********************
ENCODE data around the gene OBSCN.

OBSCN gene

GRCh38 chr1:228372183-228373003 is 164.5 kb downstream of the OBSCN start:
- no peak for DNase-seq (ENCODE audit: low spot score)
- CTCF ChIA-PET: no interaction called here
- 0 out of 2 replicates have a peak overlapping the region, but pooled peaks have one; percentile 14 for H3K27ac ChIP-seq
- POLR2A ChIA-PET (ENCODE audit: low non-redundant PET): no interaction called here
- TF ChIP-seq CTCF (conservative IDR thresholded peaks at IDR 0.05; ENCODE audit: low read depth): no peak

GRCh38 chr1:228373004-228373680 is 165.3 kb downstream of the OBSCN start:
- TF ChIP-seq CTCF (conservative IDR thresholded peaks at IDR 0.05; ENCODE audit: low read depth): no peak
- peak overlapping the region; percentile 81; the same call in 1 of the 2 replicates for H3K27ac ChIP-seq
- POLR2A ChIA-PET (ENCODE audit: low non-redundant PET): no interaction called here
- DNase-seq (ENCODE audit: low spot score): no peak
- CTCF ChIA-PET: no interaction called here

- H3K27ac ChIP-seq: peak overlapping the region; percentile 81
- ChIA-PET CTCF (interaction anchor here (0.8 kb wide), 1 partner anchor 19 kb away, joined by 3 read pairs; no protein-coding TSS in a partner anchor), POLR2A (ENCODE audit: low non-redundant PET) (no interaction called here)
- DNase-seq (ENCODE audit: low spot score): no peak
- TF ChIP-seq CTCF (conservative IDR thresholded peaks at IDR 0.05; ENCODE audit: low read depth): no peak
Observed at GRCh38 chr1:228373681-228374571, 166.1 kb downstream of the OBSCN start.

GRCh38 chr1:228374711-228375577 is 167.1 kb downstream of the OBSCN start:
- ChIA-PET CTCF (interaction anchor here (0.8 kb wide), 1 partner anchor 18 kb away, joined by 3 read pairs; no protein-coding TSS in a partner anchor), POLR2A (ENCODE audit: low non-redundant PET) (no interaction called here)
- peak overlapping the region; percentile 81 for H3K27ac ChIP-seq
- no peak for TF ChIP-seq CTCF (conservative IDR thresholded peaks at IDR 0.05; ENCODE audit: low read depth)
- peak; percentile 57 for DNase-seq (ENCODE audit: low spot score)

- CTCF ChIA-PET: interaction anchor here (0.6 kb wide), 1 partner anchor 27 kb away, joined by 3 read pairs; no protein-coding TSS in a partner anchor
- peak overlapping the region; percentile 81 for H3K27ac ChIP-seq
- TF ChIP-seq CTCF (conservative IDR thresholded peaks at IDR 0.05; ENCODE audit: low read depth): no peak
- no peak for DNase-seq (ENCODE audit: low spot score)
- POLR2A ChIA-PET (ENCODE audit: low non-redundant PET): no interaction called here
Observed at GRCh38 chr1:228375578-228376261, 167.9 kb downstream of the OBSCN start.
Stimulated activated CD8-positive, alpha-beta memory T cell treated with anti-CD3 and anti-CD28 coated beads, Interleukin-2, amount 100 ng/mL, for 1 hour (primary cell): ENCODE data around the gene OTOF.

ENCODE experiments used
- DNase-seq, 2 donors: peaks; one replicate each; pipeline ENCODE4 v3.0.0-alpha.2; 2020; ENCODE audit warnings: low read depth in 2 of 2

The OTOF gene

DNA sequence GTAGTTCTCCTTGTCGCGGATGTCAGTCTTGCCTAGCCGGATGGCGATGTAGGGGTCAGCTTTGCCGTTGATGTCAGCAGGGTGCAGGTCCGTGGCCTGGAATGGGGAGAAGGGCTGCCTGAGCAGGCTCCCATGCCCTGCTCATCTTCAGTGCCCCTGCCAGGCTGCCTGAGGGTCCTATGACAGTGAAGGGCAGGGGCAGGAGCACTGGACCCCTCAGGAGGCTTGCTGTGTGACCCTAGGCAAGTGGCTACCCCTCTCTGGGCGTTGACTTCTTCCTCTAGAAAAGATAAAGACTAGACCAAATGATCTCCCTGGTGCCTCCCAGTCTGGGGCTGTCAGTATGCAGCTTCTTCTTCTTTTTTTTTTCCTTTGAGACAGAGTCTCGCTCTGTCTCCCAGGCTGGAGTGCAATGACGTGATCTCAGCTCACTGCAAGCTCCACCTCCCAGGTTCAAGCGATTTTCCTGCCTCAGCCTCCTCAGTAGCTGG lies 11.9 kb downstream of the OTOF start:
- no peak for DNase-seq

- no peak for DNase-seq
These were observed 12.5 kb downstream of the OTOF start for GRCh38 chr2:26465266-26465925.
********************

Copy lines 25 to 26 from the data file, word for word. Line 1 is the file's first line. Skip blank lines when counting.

- CTCF ChIA-PET: interaction anchor here (0.6 kb wide), 1 partner anchor 27 kb away, joined by 3 read pairs; no protein-coding TSS in a partner anchor
- peak overlapping the region; percentile 81 for H3K27ac ChIP-seq